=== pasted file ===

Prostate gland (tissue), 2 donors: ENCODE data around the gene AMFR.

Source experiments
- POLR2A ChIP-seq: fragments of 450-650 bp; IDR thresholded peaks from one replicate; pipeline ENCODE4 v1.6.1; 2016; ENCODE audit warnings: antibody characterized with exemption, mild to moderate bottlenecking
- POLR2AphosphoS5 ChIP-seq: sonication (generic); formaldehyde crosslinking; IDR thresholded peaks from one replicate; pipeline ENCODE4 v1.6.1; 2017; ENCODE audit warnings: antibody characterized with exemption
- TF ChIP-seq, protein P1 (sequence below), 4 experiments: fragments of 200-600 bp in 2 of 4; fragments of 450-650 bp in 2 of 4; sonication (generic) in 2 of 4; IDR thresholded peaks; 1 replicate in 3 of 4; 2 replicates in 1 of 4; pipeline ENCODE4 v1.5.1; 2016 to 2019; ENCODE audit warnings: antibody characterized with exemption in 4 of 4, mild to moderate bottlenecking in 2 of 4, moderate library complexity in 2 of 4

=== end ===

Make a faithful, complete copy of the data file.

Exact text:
Prostate gland (tissue), 2 donors: ENCODE data around the gene AMFR.

Source experiments
- POLR2A ChIP-seq: fragments of 450-650 bp; IDR thresholded peaks from one replicate; pipeline ENCODE4 v1.6.1; 2016; ENCODE audit warnings: antibody characterized with exemption, mild to moderate bottlenecking
- POLR2AphosphoS5 ChIP-seq: sonication (generic); formaldehyde crosslinking; IDR thresholded peaks from one replicate; pipeline ENCODE4 v1.6.1; 2017; ENCODE audit warnings: antibody characterized with exemption
- TF ChIP-seq, protein P1 (sequence below), 4 experiments: fragments of 200-600 bp in 2 of 4; fragments of 450-650 bp in 2 of 4; sonication (generic) in 2 of 4; IDR thresholded peaks; 1 replicate in 3 of 4; 2 replicates in 1 of 4; pipeline ENCODE4 v1.5.1; 2016 to 2019; ENCODE audit warnings: antibody characterized with exemption in 4 of 4, mild to moderate bottlenecking in 2 of 4, moderate library complexity in 2 of 4